For children with many speech impediments, early intervention can be extremely useful in both resolving speech issues and referring children to speech therapists for intensive treatments. Childcare educators are in an ideal position to observe children's speech patterns and create activities that can help boost speech clarity and help children build confidence around their speech.
Here are some activities that can help children build speech skills.
Drinking Through Straws
By drinking through straws children need to develop and use their lip strength, as well as co-ordinating tongue, lip and jaw movements. By creating a solid seal around the straw, children use their lips muscles in a controlled manner, which help aid speech clarity.
Children can use similar skills to blow bubbles and create straw splatter paintings (by sucking small amounts of paint through their straws and releasing onto the page), to help you find different ways of using straws in play as well as eating.
Show and Tell Sessions
Many students are reluctant to speak in front of a group if they have unclear speech. By practising speaking about a favourite toy or fun memory as part of their news in peers and teachers, children can gain confidence in speaking on familiar topics, which is often easier than trying to get them to speak when upset. If your children are struggling to come up with news items, come up with prompts such as a letter of the alphabet or seasonal prompt.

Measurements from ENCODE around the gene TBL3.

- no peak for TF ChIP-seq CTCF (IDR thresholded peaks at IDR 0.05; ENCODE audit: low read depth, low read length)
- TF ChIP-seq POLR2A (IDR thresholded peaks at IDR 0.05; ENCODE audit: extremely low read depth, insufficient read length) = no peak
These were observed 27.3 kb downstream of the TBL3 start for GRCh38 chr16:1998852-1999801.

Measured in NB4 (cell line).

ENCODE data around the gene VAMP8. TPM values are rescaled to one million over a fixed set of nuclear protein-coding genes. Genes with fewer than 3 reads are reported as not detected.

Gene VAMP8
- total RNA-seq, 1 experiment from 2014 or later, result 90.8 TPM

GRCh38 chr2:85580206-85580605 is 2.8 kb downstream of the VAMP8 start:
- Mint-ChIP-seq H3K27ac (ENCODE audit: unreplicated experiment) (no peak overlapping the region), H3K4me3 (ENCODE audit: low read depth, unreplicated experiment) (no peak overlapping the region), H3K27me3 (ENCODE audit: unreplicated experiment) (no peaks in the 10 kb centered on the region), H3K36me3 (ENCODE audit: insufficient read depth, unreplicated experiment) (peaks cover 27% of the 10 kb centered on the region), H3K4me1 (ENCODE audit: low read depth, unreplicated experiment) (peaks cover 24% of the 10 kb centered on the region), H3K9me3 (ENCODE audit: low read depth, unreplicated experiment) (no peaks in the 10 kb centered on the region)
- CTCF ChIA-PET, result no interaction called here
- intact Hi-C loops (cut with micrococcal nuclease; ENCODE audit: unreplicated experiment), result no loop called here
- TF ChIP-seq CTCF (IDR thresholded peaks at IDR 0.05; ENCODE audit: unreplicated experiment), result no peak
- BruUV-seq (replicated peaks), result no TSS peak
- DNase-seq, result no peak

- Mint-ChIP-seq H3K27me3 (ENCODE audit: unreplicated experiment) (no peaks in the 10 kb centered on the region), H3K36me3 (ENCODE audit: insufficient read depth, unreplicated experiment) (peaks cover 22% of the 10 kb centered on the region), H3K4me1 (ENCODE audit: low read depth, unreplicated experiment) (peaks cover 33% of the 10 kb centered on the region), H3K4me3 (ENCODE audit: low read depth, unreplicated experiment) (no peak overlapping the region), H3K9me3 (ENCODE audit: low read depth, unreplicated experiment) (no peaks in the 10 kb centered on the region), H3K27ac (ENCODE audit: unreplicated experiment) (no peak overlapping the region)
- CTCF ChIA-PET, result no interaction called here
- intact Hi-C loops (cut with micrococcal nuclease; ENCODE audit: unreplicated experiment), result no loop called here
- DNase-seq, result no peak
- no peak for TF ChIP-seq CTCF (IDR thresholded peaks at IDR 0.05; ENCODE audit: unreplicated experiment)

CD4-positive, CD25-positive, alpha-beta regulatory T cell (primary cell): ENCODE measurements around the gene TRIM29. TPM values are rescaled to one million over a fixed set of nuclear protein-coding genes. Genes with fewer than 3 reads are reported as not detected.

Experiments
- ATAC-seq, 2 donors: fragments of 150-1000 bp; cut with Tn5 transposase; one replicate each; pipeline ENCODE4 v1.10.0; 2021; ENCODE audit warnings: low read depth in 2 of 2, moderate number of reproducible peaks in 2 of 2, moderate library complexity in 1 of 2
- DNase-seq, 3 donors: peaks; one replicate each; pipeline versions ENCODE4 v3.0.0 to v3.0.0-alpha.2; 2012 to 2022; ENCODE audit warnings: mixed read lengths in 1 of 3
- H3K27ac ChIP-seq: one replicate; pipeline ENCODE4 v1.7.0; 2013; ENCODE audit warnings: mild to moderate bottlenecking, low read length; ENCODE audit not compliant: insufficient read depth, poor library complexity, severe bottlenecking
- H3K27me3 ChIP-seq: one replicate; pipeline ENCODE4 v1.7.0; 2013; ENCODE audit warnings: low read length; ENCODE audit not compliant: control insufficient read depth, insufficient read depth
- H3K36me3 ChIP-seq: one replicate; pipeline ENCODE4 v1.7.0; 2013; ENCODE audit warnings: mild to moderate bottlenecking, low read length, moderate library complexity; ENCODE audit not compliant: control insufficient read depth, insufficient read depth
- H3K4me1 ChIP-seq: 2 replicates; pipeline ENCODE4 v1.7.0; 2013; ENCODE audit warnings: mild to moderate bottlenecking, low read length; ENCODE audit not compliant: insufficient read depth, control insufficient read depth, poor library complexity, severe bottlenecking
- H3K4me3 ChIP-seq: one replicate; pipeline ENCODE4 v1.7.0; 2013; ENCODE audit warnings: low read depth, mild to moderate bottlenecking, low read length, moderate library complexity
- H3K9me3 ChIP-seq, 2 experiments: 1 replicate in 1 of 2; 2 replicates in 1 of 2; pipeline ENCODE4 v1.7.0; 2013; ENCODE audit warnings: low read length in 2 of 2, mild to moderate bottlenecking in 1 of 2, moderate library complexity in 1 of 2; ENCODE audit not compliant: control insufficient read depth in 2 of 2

An important speech and pre-literacy skills is the ability to narrate situations in a logical manner. Start to get children to narrate detailed pictures and scenes by describing what they are seeing, as well as what is being said and the emotions of the characters. Ask children questions about their observation and prompt them to use adjectives and descriptive language to communicate the issues.
If you have children from background where there are not many children's books, consider operating a lending library using thrifted books where children and parents can borrow books to read and narrate at home. You can choose books with suitably detailed and interesting illustrations based on the ages and interested of your children.
If you have children who seem to be showing substantial speech delays, and who are not responsive to these activities, it is worth mentioning your observations to parents. Parents value the role of childcare workers in monitoring and observing their children's development.
For more information, contact communiKIDS.